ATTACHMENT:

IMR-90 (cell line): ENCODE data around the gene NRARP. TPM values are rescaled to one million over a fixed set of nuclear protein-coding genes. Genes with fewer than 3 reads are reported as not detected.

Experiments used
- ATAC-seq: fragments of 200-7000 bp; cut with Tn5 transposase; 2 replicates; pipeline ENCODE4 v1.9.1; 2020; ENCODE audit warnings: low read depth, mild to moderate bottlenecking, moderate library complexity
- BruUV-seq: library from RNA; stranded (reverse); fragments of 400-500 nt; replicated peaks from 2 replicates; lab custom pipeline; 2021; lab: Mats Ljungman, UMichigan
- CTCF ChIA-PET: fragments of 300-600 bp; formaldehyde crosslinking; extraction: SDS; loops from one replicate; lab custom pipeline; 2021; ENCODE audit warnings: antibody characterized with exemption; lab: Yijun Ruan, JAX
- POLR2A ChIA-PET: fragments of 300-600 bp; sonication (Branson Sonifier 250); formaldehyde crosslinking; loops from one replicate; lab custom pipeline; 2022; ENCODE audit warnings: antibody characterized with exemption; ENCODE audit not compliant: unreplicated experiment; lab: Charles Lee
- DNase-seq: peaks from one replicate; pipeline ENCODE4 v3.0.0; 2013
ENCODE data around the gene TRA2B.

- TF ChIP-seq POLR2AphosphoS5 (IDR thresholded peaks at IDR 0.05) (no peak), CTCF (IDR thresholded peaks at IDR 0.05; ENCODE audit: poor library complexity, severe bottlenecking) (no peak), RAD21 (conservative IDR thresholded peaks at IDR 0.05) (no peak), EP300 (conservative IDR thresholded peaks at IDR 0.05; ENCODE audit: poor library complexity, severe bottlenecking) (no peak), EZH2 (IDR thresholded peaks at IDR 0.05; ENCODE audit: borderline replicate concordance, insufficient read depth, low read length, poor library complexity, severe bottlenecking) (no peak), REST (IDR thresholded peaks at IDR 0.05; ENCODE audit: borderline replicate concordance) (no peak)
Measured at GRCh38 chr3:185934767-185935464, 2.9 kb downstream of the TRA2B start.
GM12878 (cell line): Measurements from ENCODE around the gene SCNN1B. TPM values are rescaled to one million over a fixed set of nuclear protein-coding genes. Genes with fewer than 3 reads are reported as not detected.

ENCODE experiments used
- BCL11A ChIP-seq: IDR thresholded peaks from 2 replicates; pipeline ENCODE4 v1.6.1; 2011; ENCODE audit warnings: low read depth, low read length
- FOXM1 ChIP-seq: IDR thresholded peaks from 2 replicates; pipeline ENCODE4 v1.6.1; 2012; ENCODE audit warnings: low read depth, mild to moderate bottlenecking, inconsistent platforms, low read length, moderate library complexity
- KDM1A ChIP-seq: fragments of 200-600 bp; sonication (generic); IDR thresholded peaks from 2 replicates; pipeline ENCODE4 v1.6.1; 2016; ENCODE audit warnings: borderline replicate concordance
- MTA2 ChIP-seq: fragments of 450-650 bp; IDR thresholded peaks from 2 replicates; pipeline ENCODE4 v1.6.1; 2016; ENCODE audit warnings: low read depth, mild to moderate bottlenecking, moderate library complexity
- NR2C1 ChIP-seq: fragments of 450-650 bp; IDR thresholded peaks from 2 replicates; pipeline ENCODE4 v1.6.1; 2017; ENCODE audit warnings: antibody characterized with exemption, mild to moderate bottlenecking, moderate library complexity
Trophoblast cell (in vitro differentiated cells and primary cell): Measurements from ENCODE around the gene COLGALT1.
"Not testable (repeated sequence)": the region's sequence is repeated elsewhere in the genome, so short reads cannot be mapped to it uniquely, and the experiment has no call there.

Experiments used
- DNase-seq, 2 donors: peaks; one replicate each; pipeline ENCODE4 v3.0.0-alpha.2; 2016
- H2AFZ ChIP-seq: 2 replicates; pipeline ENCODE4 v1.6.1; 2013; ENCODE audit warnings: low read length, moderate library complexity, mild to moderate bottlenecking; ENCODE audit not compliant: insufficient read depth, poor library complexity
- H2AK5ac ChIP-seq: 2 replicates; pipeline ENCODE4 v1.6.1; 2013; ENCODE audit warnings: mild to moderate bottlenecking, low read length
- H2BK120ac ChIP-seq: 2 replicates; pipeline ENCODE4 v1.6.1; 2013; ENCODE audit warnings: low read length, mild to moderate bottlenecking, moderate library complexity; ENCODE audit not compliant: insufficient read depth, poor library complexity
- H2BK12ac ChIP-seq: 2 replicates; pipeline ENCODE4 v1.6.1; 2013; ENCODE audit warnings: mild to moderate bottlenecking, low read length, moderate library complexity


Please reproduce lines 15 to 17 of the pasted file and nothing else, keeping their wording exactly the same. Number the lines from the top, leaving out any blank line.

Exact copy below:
- KDM1A ChIP-seq: fragments of 200-600 bp; sonication (generic); IDR thresholded peaks from 2 replicates; pipeline ENCODE4 v1.6.1; 2016; ENCODE audit warnings: borderline replicate concordance
- MTA2 ChIP-seq: fragments of 450-650 bp; IDR thresholded peaks from 2 replicates; pipeline ENCODE4 v1.6.1; 2016; ENCODE audit warnings: low read depth, mild to moderate bottlenecking, moderate library complexity
- NR2C1 ChIP-seq: fragments of 450-650 bp; IDR thresholded peaks from 2 replicates; pipeline ENCODE4 v1.6.1; 2017; ENCODE audit warnings: antibody characterized with exemption, mild to moderate bottlenecking, moderate library complexity